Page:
Be Thankful for What the Market Gives

Be Thankful for What the Market Gives

October Market Review From Your Portfolio Management Team — November 14, 2013

It’s hard to believe we are fast approaching the holiday season. It seems like only 2 weeks ago we were enjoying a pleasant summer—well, I guess the weather in the DC area has been pretty mild, so far. As we get to that time of year when we reflect on the past year at the accomplishments, setbacks, challenges, and joys, we must take time to appreciate the resiliency of the U.S. stock market. It has managed, in spite of all sorts of political headwinds and economic roadblocks, to grind higher and higher, carrying investors along with it.

The S&P 500 index posted a solid return over 4% in the historically difficult month of October and is up over 20% for the year. With the exception of emerging markets stocks, which remain negative for the year, it has been a good year for most stocks around the world.

October was also another decent month for bonds, as they try to rebound from their drubbing from the past spring.

As you can see from the table below, the money market levels are relatively low across the five FSA strategies. We have also reduced the bond allocation in most strategies, and in the strategies where we must hold bonds, we have shifted them to areas that will tend to do relatively well if rates are rising. We do continue to hold some traditional bond funds, since they have been rebounding, but if rates begin to move higher into year end, we will exit those remaining funds.

An Early Look into 2014

The strong return for stocks this year comes as a bit of a surprise. Typically, the first 2 years of the election cycle are the weakest, so 2013 will definitely go down as a nice exception to the rule. In addition, this is the 5th year of the current bull market, which suggests we are getting pretty far along, so some caution is prudent. The government shutdown, along with the stress of the debt ceiling debate, also presented some hurdles for investors. Nevertheless, investors seemed to take these concerns in stride, while they focused on gradually improving economic numbers, along with an accommodative Federal Reserve.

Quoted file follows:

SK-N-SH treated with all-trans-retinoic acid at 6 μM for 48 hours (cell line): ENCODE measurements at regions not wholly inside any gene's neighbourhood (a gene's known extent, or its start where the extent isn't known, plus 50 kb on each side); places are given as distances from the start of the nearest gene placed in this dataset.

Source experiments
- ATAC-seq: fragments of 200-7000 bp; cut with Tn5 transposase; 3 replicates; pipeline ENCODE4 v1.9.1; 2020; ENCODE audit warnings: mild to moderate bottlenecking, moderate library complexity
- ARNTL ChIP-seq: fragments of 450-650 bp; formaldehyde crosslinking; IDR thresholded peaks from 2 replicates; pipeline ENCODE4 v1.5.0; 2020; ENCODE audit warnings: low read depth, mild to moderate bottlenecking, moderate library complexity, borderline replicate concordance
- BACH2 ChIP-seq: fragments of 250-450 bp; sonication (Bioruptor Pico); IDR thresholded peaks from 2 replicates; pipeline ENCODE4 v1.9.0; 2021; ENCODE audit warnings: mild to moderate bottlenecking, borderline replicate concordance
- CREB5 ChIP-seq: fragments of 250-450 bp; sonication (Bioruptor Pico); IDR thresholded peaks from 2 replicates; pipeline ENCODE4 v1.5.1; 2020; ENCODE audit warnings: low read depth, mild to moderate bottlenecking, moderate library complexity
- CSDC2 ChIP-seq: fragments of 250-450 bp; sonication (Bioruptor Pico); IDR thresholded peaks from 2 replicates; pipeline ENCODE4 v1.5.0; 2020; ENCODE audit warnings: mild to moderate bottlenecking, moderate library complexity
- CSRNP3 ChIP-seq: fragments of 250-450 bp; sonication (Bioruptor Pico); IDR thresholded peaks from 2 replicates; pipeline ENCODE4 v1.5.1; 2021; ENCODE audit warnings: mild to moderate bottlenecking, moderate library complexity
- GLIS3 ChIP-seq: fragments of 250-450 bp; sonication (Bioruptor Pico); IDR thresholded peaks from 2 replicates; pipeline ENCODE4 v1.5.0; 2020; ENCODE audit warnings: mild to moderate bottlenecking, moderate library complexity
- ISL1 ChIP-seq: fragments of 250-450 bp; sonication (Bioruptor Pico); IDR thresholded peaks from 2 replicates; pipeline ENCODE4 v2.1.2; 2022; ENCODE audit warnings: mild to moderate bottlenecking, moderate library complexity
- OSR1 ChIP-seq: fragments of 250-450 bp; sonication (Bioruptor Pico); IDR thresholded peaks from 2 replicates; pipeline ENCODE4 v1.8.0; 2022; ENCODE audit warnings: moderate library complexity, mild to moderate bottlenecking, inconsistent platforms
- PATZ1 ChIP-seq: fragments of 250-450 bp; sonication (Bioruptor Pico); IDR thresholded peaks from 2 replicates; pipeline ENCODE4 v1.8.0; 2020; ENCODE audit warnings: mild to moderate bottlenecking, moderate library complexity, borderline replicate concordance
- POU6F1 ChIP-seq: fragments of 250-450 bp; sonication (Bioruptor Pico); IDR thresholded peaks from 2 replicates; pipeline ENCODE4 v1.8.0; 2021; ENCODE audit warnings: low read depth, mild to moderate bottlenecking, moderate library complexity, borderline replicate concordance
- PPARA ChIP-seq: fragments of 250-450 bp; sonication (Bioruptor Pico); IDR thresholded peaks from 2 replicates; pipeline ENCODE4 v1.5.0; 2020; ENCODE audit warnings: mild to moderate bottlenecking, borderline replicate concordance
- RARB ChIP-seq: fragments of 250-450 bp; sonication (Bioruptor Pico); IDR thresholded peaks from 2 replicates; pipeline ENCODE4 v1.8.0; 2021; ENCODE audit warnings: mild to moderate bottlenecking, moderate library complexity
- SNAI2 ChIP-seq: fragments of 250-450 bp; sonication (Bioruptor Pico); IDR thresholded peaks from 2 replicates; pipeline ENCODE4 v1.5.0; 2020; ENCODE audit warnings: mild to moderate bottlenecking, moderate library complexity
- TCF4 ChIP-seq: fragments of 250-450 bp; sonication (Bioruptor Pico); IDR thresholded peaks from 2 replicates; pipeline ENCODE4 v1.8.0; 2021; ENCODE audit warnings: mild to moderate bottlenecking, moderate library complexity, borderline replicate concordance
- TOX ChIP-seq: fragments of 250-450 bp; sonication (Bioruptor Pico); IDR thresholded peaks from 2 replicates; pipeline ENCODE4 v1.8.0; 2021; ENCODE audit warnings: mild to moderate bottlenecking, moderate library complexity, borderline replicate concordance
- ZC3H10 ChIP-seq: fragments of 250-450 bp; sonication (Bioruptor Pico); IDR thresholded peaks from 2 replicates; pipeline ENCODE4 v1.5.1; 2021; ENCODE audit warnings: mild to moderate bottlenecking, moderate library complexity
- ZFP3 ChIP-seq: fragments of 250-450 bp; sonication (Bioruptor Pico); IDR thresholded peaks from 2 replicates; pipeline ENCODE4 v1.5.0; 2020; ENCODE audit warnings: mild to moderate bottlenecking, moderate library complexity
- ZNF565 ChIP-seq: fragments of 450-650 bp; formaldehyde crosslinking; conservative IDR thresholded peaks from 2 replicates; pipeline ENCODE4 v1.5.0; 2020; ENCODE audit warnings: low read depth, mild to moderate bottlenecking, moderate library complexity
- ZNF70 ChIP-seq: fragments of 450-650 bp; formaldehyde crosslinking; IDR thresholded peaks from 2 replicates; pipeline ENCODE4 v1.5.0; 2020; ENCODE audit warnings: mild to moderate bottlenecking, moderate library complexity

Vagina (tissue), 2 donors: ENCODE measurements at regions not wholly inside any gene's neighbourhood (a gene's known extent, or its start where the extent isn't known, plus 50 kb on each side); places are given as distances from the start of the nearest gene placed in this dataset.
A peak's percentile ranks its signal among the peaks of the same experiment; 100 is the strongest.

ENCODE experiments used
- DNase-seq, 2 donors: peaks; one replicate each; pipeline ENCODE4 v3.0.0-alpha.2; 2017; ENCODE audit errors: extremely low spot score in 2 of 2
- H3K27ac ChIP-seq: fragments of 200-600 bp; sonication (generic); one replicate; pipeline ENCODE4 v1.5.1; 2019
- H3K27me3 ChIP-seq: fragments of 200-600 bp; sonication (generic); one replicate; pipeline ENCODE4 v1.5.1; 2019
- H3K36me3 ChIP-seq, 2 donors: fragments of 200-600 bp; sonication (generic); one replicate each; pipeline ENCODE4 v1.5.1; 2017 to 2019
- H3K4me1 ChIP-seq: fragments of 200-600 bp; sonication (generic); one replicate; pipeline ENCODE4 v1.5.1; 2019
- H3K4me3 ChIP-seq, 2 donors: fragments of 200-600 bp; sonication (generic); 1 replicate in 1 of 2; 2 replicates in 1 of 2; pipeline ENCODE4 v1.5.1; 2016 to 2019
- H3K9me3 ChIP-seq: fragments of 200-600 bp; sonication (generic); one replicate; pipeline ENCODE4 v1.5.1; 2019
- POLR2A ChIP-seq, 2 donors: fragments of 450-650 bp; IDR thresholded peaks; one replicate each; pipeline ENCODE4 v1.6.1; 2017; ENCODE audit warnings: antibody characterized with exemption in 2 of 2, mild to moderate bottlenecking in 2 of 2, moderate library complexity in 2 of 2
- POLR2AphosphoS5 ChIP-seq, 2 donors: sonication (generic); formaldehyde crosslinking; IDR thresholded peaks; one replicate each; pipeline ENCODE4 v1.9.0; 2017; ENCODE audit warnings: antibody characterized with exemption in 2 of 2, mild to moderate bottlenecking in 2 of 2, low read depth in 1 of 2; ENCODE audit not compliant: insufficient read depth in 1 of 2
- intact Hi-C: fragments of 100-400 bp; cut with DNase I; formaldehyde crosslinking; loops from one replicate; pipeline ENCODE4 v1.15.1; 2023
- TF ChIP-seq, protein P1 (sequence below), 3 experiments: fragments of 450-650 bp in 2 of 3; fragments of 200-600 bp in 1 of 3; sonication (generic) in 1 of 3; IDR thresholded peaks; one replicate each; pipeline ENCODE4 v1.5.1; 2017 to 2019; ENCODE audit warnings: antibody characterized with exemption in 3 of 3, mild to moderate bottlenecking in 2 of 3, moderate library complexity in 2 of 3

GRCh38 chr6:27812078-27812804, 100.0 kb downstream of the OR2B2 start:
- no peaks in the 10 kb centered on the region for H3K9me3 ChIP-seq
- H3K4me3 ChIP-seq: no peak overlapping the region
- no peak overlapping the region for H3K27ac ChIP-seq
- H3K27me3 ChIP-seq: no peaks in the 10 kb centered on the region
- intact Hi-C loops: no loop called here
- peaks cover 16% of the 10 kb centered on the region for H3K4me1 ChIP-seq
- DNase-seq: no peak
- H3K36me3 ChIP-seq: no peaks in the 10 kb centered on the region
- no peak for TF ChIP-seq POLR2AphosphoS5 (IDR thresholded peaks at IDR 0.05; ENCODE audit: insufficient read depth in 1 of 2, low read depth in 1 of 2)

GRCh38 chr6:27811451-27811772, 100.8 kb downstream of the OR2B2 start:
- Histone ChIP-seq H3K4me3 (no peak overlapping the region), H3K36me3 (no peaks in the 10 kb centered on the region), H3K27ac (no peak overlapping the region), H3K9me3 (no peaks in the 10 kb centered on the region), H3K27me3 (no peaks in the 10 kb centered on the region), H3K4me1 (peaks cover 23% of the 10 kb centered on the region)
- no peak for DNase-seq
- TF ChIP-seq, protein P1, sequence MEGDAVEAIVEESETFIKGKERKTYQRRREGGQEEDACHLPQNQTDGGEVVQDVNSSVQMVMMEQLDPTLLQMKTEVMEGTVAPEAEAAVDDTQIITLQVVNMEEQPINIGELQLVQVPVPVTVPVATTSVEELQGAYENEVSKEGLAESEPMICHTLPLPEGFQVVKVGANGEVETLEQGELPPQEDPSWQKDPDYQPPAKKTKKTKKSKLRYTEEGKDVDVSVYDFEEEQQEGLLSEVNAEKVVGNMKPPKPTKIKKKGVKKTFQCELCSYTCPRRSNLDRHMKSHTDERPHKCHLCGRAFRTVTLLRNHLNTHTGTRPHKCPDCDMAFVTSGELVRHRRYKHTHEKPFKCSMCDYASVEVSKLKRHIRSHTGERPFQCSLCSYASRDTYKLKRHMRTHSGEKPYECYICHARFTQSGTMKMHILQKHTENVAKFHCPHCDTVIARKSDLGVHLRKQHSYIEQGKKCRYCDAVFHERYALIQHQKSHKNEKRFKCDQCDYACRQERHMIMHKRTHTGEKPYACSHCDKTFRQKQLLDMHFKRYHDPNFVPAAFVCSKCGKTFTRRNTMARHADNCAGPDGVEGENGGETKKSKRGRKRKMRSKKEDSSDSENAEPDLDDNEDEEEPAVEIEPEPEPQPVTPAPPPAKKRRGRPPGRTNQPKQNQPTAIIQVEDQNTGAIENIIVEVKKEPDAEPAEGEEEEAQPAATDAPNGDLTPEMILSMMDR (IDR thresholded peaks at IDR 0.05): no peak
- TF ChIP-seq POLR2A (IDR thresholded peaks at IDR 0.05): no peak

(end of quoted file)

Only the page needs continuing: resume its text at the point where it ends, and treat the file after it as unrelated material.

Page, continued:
Looking ahead into 2014, we see some crosscurrents. 2014 is the second year of the presidential cycle, and is also a more difficult year historically. 2002, 1998, 1994, 1990 all had significant market low points and each represented the second year of the election cycle.

In addition, as mentioned earlier, the current bull market rally is now in its 5th year, which suggests that we are in the later innings of this rally. While this fact doesn’t mean that stocks will struggle in 2014, it does suggest that we should be very sensitive to any early warnings that stocks are rolling over.

Having said that, we invest according to the trends we see in the stock and bond markets. It is too early to determine if the great secular bull market in Treasury and corporate bonds (which began in 1981) is in the process of reversing, but this is definitely the worst stretch of performance for most bonds going back to the end of 2008. For the first time since 2008, money flows are leaving bond funds, so we continue to turn more negative on this asset class, even though there are certain areas within the broad bond asset class that continue to behave well. Those areas could get more interest from us in the months and years ahead.

While bonds of all types appear to be facing some headwinds, stocks continue to maintain solid uptrends. As a result, until we see some sustained pressure on stock prices, we will hold our stock positions and even add to them if we are given the opportunity.

We have much to be thankful for as we enter the holiday season. We appreciate your loyalty and friendship, and we hope you enjoy this busy time of year.

Ronald J Rough, CFA
Director of Portfolio Management

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